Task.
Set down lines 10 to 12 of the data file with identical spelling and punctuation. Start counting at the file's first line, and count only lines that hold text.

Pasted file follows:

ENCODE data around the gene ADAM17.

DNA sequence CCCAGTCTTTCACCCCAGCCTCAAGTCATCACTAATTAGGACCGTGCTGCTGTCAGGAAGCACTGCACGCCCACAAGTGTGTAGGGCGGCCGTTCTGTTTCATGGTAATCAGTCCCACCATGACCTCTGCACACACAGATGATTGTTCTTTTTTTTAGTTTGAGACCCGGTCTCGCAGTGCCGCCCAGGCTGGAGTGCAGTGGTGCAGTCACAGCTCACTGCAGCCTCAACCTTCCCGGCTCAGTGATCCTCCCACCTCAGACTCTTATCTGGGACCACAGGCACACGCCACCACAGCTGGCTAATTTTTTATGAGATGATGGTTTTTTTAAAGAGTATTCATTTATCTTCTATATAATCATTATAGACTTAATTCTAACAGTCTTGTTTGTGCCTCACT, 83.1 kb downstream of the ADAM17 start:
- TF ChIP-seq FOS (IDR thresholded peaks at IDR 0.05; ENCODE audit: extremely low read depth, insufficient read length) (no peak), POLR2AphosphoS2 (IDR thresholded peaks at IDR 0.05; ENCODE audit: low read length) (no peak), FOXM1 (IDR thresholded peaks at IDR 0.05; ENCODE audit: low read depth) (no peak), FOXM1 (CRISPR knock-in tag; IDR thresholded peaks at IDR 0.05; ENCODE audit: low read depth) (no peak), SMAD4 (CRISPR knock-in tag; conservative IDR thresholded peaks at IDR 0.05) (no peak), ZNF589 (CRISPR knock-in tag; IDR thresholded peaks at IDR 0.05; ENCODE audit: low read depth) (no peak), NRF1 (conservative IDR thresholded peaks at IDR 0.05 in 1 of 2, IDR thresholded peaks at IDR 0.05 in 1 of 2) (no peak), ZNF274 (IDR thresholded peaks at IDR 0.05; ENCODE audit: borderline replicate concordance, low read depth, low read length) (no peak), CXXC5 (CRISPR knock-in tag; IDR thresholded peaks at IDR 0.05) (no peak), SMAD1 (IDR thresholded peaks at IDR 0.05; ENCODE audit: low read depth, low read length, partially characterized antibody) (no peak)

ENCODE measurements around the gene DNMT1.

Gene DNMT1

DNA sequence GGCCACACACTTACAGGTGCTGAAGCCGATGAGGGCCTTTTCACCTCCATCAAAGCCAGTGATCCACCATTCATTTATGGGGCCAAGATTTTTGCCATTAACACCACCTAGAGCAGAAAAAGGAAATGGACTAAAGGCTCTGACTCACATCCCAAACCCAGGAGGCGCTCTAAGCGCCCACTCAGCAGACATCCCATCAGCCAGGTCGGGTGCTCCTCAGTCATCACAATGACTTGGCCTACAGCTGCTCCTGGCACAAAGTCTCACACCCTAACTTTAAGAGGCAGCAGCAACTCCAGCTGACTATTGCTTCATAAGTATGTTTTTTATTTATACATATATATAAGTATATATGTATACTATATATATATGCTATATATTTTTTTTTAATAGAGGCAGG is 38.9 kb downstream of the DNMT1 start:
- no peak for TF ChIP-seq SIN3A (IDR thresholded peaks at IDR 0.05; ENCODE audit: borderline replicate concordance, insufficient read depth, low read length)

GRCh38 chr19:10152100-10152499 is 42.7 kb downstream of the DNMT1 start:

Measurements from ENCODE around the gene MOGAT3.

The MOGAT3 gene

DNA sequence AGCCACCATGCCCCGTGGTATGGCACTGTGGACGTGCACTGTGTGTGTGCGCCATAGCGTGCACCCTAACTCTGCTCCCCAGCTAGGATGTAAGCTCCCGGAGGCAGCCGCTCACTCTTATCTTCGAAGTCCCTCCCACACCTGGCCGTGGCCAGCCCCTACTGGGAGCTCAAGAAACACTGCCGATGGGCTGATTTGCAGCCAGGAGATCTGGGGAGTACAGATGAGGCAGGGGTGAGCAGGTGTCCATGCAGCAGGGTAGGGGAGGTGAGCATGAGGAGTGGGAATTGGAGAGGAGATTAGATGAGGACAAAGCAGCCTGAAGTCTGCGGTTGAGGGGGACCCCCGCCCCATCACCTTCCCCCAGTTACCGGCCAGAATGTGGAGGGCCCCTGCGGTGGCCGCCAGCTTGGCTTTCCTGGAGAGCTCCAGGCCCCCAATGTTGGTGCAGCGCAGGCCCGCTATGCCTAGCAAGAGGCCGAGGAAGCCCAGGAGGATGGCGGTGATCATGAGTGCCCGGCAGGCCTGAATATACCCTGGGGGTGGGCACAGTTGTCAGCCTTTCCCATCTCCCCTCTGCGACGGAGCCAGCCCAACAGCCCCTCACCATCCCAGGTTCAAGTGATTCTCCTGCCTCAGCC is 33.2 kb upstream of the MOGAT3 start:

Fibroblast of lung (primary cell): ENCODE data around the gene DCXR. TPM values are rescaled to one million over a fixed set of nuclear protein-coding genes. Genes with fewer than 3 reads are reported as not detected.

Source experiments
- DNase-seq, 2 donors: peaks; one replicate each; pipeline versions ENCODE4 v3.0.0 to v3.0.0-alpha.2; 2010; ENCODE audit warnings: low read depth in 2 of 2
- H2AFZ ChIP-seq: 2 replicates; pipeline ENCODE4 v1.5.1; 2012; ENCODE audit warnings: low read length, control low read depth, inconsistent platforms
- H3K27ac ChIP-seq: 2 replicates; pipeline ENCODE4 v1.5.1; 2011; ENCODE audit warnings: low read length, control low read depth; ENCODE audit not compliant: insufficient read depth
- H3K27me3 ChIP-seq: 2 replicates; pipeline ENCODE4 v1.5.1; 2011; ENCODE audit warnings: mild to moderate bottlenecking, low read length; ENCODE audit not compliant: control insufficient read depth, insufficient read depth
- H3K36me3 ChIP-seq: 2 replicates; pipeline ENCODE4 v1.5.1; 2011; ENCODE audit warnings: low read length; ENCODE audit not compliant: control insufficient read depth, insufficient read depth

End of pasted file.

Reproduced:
The MOGAT3 gene

DNA sequence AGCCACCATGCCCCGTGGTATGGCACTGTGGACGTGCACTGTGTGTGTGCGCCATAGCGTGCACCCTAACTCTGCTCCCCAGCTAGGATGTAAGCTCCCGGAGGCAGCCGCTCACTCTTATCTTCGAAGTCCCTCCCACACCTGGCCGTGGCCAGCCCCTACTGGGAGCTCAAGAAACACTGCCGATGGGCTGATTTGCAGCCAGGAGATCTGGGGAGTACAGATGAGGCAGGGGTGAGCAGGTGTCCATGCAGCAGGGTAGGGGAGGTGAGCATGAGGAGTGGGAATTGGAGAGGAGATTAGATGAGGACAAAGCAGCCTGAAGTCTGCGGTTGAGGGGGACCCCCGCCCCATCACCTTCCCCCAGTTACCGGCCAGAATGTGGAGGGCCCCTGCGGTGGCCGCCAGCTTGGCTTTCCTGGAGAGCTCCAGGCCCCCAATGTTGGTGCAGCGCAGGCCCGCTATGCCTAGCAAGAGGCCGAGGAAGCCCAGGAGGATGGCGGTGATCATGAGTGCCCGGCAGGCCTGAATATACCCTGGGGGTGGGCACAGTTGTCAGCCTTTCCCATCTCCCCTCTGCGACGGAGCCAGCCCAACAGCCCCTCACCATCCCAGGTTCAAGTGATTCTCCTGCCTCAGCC is 33.2 kb upstream of the MOGAT3 start:

Fibroblast of lung (primary cell): ENCODE data around the gene DCXR. TPM values are rescaled to one million over a fixed set of nuclear protein-coding genes. Genes with fewer than 3 reads are reported as not detected.